Last night I had a weird, and yet typical, experience.
I was at Safeway, minding my own business and shopping, when at customer service I had a polite and enjoyable conversation with the customer service representative. In the flow of conversation, she asked me what I did for a living and I told her I was a pastor. Polite comments were exchanged and I turned to leave, but not before an interesting looking fellow (i.e. think “I belong to a medieval club”) interjected from behind me, rather loudly, with a “so what kind of church do you pastor?”
I stepped to the side to make room for other customers and informed him about Cornerstone. He came closer and, being clearly aggressive, made his proud announcement that he was a “recovering Catholic” who had “discovered the truth”.
I listened while he told me that he discovered “Richard Dawkins”, who is apparently synonymous with “the truth”. He then proceeded to start barraging me with a list of questions that “nobody could ever answer”, and then, realizing that my wife and I weren’t going to simply avoid interaction with a polite “I’m glad you’ve found a new religion” (we were heading somewhere), I proceeded to engage him for a little:
I asked him for his reasons as to why he wasn’t a believer.
He commented about all the contradictions in the Bible, so I asked him to list them. He came up with 6 ‘contradictions’ (most of which were simple “I don’t understand this” comments, like why Jesus has multiple genealogies in the NT) after around 5-7 minutes of questioning.
I asked him whether or not he would bow his knee to Christ if I could provide a reasonable explanation for all his ‘contradictions’ and he was caught off guard, as is fairly typical, and said “well answer them first”.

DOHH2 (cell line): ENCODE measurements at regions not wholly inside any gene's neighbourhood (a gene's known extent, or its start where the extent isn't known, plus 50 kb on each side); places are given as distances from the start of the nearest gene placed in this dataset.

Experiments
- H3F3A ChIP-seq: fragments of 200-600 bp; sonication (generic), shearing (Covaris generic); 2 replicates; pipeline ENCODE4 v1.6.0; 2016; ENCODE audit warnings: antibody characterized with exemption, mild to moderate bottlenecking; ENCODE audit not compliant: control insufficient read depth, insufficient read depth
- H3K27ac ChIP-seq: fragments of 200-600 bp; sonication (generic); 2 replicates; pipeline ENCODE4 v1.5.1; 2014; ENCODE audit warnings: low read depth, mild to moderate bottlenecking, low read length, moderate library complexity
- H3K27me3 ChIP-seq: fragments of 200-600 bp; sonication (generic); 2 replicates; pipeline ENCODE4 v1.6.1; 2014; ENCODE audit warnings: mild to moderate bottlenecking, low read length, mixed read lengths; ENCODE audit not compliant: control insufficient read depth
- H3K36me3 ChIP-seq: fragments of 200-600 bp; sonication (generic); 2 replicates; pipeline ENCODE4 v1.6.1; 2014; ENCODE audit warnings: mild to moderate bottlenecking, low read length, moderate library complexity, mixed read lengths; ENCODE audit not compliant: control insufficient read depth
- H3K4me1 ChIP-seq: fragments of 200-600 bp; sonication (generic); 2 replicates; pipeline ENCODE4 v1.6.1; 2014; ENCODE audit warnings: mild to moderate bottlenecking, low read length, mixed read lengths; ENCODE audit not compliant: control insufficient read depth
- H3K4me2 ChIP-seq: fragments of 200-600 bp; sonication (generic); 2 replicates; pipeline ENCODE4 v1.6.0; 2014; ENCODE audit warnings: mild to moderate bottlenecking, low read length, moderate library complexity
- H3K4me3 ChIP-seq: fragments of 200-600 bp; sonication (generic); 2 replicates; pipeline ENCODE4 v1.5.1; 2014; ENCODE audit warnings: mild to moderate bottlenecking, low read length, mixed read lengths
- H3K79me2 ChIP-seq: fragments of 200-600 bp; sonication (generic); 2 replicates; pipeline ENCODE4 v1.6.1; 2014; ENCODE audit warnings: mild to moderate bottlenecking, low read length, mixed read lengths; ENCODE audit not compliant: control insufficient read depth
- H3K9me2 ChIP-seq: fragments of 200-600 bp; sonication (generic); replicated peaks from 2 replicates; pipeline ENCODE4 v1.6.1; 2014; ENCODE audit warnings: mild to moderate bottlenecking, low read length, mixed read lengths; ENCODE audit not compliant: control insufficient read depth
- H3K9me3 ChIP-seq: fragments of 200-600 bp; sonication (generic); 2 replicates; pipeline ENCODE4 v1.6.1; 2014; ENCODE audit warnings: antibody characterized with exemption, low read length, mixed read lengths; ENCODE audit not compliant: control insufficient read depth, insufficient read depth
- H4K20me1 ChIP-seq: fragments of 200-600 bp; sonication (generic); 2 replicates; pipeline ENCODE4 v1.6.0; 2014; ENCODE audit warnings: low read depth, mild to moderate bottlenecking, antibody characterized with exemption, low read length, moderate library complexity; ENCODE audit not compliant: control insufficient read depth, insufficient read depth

He figured I was bluffing and pushed me to answer them all, and I pushed back that I wouldn’t waste my time if he wasn’t being honest in giving me all his reasons.
He struggled to come up with more and then could not, so I asked him to pick the ‘hardest’ contradiction, which was the impossibility of the resurrection. After a short batch of comments, I essentially pointed out to him that “the impossibility of the resurrection” wasn’t a contradiction between passages of the Bible or with reason, and he (as per usual) didn’t have a whole lot of defense for his doubt.
He then addressed the unlikelihood of the Genesis flood, and after a few minutes of trying to actually find a verifiable question in that issue, I then asked him whether or not he was any closer to faith in Christ. He said “no”, and I then asked him to make sense of that for me (i.e. if these are your reasons and I’ve chopped through 2 of 6, shouldn’t you be 30% closer to Jesus?).
He tried to side-track me with a bunch of the typical questions (i.e. “so you’re saying that if I am not a Christian, I go to hell?”), and I gave him the typical answers (i.e. “no, I don’t believe that at all because the Bible doesn’t teach that.”)
I pressed ahead and explained the situation to him (i.e. he’s so angry at the God he doesn’t believe in that he’s picking theological fights in a Safeway) and talked about sin, the law of God, and the death and resurrection of Christ. He was fairly caught off guard and was not expecting to have the conversation turn into a confrontation with the gospel, but he strangely asked me my name and where I was a pastor again.
Interesting how arguing about the flood, or the genealogies in Mathew and Luke, or the various “contradictions” in the Bible don’t really get you anywhere except arguing about more “contradictions”. Punching through the symptoms (justification for unbelief) and getting to the sickness (the rebellious heart) is what we’re supposed to do when we share the gospel; arguing about bible contradictions isn’t actually witnessing.
Until Next Time,
Lyndon “The Armchair Presupper” Unger